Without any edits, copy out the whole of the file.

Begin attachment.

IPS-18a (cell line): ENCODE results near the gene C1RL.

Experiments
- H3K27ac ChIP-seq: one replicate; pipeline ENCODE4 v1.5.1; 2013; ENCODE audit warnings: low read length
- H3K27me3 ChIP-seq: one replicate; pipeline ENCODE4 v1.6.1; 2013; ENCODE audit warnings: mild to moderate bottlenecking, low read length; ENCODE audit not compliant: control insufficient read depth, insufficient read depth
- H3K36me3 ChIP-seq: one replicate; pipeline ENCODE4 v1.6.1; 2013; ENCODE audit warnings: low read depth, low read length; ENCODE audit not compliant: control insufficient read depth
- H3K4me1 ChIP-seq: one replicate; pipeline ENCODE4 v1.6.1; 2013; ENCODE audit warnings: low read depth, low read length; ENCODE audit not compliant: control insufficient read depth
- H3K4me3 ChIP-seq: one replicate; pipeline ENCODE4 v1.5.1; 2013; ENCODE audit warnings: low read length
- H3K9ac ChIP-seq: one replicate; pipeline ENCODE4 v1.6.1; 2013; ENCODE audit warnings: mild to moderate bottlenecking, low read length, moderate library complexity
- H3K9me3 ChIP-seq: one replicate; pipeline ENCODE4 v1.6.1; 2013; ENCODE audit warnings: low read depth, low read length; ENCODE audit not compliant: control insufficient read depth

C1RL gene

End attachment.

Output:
IPS-18a (cell line): ENCODE results near the gene C1RL.

Experiments
- H3K27ac ChIP-seq: one replicate; pipeline ENCODE4 v1.5.1; 2013; ENCODE audit warnings: low read length
- H3K27me3 ChIP-seq: one replicate; pipeline ENCODE4 v1.6.1; 2013; ENCODE audit warnings: mild to moderate bottlenecking, low read length; ENCODE audit not compliant: control insufficient read depth, insufficient read depth
- H3K36me3 ChIP-seq: one replicate; pipeline ENCODE4 v1.6.1; 2013; ENCODE audit warnings: low read depth, low read length; ENCODE audit not compliant: control insufficient read depth
- H3K4me1 ChIP-seq: one replicate; pipeline ENCODE4 v1.6.1; 2013; ENCODE audit warnings: low read depth, low read length; ENCODE audit not compliant: control insufficient read depth
- H3K4me3 ChIP-seq: one replicate; pipeline ENCODE4 v1.5.1; 2013; ENCODE audit warnings: low read length
- H3K9ac ChIP-seq: one replicate; pipeline ENCODE4 v1.6.1; 2013; ENCODE audit warnings: mild to moderate bottlenecking, low read length, moderate library complexity
- H3K9me3 ChIP-seq: one replicate; pipeline ENCODE4 v1.6.1; 2013; ENCODE audit warnings: low read depth, low read length; ENCODE audit not compliant: control insufficient read depth

C1RL gene